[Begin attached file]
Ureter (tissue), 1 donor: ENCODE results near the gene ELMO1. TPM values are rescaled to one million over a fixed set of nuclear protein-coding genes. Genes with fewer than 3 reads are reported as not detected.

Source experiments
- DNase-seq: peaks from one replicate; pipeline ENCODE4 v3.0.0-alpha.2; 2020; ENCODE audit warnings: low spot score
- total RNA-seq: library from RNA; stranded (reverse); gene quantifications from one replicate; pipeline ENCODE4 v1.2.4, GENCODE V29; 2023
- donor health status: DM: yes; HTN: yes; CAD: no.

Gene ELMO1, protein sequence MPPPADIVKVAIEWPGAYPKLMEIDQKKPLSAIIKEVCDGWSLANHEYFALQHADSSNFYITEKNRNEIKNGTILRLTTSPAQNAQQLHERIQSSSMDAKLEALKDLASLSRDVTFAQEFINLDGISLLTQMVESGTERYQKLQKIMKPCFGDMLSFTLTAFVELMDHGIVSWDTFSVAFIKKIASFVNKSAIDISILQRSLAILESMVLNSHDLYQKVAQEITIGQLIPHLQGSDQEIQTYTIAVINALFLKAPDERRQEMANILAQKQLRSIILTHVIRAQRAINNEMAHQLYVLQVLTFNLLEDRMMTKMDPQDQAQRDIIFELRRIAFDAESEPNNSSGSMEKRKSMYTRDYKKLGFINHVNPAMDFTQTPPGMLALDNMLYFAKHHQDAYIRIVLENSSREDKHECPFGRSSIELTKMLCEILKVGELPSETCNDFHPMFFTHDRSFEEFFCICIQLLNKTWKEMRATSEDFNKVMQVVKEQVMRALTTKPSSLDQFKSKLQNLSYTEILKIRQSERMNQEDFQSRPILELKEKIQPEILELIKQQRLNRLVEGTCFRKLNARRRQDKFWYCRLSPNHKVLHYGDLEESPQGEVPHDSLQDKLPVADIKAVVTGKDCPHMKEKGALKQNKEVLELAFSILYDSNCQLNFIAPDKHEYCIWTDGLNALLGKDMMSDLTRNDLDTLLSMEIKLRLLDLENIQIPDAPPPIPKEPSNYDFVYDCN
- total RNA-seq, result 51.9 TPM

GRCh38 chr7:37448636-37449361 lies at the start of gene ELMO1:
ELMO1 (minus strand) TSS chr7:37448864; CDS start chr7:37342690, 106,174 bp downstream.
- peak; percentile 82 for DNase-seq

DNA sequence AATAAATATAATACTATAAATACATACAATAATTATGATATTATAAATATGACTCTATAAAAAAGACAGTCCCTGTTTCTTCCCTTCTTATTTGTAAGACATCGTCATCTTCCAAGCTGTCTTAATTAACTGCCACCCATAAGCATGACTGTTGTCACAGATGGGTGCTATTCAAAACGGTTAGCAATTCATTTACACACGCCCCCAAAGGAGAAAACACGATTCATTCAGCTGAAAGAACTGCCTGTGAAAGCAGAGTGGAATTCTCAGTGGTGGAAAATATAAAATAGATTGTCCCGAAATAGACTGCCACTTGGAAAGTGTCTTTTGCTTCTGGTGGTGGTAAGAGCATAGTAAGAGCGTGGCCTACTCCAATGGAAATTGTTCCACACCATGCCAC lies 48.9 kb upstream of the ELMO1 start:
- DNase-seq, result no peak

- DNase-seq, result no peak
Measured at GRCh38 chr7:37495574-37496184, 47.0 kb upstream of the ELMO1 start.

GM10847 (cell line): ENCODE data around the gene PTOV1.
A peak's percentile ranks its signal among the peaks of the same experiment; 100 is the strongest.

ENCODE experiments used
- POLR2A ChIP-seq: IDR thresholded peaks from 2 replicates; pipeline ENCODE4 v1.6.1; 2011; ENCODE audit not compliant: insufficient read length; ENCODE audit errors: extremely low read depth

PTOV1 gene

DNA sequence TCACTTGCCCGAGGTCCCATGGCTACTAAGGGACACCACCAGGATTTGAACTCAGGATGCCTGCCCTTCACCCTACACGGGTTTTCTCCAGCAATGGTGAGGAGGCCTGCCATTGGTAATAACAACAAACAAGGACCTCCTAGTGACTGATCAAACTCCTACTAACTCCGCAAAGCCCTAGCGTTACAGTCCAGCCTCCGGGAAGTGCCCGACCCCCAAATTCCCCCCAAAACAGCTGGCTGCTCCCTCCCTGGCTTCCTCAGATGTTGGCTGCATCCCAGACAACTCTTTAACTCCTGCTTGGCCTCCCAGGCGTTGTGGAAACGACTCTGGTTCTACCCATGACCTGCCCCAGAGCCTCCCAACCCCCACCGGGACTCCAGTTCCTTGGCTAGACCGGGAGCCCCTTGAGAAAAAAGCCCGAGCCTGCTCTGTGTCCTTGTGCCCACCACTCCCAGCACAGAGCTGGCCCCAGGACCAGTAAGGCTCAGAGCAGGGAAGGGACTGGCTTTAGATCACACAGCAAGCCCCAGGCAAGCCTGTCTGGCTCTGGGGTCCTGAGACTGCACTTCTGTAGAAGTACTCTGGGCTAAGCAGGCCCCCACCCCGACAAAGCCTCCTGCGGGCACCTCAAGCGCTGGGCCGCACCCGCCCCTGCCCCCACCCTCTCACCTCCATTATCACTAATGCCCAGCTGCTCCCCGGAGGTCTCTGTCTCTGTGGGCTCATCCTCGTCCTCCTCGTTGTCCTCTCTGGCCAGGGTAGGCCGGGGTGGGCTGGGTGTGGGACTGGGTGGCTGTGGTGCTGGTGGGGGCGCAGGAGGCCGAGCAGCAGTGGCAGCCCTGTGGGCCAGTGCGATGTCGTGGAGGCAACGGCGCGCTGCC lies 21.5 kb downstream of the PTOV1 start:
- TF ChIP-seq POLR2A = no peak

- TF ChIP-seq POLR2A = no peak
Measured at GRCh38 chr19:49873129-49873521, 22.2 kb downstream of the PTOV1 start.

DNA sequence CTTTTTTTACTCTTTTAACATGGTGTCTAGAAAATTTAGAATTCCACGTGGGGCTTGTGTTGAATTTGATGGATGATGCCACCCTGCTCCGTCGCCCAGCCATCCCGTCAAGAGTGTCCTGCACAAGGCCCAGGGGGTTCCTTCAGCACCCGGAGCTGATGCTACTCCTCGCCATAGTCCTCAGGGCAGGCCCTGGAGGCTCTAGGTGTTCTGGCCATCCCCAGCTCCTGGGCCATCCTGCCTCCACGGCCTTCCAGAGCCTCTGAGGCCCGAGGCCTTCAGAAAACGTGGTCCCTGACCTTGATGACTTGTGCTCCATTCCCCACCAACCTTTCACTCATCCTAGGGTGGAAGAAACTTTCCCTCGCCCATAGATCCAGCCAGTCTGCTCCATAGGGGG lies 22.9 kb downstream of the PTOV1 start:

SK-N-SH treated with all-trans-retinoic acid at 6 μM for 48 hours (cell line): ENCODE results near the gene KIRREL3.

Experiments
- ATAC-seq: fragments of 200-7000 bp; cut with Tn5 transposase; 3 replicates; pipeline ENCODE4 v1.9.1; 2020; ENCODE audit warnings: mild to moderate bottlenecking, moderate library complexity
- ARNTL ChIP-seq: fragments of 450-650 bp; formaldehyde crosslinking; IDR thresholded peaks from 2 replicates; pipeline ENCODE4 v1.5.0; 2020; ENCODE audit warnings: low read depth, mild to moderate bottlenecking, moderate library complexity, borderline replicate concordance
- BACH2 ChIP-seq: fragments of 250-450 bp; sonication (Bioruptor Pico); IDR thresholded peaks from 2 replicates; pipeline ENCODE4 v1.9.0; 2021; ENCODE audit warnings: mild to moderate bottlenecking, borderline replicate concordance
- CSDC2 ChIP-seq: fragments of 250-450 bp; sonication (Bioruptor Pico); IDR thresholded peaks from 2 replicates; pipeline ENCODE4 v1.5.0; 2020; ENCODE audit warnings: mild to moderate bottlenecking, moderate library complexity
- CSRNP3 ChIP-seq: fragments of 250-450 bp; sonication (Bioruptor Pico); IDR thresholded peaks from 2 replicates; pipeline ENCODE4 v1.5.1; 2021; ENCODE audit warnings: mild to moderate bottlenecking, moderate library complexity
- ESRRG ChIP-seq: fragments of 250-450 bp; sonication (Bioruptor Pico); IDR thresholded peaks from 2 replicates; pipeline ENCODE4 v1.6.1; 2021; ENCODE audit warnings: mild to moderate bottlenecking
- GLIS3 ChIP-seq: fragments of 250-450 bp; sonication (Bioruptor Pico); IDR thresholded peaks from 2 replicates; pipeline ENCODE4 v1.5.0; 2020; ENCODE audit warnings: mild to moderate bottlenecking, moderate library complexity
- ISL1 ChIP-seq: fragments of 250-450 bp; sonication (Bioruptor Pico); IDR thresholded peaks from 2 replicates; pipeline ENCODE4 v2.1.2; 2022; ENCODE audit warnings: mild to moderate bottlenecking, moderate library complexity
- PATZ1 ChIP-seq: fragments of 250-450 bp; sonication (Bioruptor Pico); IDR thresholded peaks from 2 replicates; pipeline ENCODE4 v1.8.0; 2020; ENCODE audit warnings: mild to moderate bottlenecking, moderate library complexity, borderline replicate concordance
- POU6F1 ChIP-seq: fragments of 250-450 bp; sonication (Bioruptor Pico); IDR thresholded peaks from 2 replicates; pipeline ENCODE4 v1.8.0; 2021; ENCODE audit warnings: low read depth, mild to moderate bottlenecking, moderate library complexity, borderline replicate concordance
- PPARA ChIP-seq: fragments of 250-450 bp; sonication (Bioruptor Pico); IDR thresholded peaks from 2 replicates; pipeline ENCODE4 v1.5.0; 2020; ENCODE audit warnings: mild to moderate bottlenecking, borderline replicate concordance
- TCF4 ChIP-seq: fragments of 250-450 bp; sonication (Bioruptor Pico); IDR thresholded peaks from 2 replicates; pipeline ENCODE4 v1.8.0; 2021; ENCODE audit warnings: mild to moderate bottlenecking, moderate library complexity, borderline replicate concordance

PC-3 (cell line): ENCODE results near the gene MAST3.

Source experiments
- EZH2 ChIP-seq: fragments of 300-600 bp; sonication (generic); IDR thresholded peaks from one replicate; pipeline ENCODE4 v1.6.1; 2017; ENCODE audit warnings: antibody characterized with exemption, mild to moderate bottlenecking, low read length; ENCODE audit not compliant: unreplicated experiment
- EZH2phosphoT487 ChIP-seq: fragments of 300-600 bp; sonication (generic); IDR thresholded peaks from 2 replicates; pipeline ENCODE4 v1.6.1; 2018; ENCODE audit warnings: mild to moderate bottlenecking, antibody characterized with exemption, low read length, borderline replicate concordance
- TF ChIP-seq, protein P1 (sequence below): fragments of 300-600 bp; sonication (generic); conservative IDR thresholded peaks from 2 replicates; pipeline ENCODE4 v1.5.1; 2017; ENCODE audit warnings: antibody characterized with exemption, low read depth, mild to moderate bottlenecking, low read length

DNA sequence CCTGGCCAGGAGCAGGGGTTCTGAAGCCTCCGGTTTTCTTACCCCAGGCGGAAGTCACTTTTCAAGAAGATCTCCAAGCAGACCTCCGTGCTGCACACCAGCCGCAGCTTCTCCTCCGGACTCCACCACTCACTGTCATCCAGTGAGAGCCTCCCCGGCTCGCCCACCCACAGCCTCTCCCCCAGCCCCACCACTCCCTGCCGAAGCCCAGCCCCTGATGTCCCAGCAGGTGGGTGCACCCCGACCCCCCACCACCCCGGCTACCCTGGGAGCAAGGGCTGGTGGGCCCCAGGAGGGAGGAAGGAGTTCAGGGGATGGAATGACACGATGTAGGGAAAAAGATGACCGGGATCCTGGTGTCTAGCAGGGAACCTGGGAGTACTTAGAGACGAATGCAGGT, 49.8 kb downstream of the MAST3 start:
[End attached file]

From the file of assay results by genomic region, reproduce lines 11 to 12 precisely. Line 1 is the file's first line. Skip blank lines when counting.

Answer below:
DNA sequence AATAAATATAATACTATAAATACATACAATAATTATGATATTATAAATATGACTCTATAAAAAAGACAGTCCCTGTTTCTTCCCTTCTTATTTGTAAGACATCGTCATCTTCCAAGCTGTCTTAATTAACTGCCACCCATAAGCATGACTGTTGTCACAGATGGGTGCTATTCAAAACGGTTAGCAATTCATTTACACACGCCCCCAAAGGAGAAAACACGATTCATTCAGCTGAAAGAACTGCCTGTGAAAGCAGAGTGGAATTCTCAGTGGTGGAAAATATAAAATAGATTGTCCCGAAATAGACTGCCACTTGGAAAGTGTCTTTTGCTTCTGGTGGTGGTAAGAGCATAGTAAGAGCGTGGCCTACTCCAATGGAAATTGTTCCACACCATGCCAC lies 48.9 kb upstream of the ELMO1 start:
- DNase-seq, result no peak